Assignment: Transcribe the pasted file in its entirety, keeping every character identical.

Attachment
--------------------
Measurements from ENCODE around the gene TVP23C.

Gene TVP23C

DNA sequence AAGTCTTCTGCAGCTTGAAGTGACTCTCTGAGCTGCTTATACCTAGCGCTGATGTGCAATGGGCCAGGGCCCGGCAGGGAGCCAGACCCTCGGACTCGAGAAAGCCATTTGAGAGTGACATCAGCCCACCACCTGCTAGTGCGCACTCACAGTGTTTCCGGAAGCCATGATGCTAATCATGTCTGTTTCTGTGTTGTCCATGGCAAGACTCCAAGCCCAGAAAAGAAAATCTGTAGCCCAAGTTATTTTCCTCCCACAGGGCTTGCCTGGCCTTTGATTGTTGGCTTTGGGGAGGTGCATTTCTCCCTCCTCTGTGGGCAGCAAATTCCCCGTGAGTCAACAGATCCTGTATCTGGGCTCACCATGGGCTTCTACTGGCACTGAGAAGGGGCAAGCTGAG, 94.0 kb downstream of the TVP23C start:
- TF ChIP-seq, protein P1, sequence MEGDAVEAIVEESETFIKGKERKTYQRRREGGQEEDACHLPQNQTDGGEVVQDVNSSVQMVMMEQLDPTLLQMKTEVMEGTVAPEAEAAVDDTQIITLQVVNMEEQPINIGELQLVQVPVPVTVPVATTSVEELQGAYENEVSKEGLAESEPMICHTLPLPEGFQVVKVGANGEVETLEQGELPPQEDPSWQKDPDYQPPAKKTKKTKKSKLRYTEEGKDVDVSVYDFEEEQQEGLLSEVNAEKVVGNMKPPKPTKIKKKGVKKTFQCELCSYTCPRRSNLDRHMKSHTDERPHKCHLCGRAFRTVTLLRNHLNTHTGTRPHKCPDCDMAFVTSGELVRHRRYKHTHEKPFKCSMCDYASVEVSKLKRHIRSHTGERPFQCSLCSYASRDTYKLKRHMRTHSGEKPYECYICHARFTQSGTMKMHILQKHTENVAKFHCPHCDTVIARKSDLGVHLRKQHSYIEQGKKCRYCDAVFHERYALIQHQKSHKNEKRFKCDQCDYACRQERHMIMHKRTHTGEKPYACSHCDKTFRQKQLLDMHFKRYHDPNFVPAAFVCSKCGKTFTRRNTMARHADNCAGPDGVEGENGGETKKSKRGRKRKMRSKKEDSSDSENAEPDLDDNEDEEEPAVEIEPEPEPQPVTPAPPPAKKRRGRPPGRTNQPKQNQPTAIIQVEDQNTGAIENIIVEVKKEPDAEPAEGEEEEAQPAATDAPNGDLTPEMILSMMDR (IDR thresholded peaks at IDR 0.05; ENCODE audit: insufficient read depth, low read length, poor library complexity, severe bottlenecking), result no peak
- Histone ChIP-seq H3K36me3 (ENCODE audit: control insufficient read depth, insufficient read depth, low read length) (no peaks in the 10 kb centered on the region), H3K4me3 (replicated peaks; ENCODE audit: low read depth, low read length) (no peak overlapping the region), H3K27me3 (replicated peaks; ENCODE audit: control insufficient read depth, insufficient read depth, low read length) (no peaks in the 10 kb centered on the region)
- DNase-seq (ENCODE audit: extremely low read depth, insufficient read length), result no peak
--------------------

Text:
Measurements from ENCODE around the gene TVP23C.

Gene TVP23C

DNA sequence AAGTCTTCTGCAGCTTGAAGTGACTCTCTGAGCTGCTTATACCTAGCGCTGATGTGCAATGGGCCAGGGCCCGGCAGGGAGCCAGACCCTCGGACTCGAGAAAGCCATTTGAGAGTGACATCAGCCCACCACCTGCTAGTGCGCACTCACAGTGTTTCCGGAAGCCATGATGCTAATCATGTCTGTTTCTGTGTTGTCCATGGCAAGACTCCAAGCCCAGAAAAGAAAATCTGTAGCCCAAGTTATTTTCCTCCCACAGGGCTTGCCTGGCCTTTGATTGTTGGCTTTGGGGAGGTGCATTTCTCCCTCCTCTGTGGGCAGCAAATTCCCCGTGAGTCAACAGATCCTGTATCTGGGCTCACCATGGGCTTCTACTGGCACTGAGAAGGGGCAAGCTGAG, 94.0 kb downstream of the TVP23C start:
- TF ChIP-seq, protein P1, sequence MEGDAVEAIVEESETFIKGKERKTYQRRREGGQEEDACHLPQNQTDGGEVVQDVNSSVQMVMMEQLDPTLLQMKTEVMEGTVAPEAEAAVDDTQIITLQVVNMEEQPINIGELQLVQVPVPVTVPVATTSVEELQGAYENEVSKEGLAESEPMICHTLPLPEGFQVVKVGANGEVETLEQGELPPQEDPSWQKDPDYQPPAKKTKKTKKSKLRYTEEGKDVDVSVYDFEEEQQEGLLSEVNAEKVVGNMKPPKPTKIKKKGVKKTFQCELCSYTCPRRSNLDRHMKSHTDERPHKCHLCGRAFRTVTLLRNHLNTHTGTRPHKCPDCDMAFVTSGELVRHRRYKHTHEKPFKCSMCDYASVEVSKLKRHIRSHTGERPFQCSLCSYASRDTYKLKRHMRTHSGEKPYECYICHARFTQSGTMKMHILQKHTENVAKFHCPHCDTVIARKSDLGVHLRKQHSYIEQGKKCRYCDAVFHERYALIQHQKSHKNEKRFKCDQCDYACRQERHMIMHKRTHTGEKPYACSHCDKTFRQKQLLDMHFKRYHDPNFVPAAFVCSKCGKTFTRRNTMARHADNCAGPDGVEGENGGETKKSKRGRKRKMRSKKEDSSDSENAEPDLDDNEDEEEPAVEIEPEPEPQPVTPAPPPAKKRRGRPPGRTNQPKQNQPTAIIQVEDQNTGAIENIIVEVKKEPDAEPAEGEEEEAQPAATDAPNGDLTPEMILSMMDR (IDR thresholded peaks at IDR 0.05; ENCODE audit: insufficient read depth, low read length, poor library complexity, severe bottlenecking), result no peak
- Histone ChIP-seq H3K36me3 (ENCODE audit: control insufficient read depth, insufficient read depth, low read length) (no peaks in the 10 kb centered on the region), H3K4me3 (replicated peaks; ENCODE audit: low read depth, low read length) (no peak overlapping the region), H3K27me3 (replicated peaks; ENCODE audit: control insufficient read depth, insufficient read depth, low read length) (no peaks in the 10 kb centered on the region)
- DNase-seq (ENCODE audit: extremely low read depth, insufficient read length), result no peak